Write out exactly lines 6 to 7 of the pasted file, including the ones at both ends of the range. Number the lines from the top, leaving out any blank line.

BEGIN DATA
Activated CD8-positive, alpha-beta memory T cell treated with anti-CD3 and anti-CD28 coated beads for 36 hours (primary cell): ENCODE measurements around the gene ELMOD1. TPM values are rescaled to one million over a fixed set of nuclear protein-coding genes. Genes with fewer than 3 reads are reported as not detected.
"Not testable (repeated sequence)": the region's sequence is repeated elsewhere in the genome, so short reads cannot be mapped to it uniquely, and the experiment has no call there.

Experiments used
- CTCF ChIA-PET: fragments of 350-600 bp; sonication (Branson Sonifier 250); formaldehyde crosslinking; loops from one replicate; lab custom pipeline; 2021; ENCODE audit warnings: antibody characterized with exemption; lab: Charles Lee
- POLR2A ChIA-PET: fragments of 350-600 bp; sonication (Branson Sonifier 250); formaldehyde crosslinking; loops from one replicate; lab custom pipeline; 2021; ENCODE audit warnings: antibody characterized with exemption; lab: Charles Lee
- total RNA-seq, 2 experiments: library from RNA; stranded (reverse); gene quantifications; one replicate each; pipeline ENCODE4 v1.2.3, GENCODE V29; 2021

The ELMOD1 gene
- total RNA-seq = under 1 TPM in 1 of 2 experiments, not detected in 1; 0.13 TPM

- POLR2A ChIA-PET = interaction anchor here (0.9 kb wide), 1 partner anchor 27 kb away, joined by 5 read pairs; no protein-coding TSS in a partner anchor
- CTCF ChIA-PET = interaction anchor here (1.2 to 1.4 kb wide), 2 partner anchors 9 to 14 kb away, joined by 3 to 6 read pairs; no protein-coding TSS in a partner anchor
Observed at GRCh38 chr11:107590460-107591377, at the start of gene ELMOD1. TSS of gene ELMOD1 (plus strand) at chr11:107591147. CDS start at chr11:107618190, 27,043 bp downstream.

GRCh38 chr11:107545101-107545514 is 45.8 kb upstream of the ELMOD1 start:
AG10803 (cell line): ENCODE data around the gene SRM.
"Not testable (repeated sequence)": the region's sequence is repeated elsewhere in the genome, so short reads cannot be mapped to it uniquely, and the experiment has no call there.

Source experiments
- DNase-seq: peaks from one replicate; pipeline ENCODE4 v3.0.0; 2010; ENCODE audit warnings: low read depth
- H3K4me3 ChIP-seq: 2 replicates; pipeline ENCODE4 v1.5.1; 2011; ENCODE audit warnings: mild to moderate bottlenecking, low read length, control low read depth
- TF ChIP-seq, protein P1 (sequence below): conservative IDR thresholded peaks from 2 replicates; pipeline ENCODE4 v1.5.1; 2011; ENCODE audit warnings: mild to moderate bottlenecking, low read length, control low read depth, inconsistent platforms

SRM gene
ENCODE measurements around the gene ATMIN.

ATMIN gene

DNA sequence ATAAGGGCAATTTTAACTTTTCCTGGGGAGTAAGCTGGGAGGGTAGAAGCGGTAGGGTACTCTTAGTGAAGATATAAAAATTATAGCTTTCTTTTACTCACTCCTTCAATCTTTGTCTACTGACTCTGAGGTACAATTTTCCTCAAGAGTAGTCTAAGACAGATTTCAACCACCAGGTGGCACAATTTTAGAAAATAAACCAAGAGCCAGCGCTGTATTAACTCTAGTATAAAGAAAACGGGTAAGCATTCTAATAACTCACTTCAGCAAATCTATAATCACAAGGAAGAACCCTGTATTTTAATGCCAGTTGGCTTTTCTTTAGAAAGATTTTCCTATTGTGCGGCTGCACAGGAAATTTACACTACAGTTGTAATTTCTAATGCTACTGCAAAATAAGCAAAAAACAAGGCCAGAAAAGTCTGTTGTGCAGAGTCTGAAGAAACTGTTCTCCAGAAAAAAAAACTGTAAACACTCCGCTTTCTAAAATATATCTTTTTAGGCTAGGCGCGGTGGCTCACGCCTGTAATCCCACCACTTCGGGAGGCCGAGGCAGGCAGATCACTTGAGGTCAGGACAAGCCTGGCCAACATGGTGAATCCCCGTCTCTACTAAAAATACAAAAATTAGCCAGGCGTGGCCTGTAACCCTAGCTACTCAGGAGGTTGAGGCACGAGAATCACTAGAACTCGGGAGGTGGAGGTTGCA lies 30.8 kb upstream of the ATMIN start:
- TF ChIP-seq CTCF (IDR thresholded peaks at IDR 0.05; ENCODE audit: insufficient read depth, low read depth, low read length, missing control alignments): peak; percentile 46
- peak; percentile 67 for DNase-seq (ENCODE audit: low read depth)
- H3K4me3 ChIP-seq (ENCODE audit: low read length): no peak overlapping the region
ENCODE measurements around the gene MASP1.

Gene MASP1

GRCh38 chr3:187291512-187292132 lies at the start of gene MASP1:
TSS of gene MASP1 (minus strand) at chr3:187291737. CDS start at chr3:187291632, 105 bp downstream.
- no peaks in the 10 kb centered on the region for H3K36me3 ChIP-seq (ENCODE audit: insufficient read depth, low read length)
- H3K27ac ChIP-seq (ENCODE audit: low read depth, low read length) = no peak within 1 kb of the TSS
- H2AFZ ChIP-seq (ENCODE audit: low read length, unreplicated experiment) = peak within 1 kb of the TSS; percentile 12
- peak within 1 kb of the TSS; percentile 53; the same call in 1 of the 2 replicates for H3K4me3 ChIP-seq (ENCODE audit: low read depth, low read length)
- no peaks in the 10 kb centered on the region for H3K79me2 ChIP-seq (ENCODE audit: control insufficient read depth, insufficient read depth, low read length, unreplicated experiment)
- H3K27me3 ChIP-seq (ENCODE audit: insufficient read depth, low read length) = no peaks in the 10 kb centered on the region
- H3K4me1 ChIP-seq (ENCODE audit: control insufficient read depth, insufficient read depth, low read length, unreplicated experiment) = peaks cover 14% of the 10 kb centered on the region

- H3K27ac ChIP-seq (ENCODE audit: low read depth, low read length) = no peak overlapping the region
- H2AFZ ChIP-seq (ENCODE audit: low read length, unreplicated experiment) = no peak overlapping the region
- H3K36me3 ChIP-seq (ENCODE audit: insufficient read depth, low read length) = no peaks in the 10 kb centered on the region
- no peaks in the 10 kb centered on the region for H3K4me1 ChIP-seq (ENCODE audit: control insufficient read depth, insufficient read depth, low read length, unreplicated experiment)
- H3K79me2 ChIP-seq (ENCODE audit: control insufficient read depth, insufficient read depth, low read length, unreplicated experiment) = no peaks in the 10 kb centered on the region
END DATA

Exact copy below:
- total RNA-seq, 2 experiments: library from RNA; stranded (reverse); gene quantifications; one replicate each; pipeline ENCODE4 v1.2.3, GENCODE V29; 2021

The ELMOD1 gene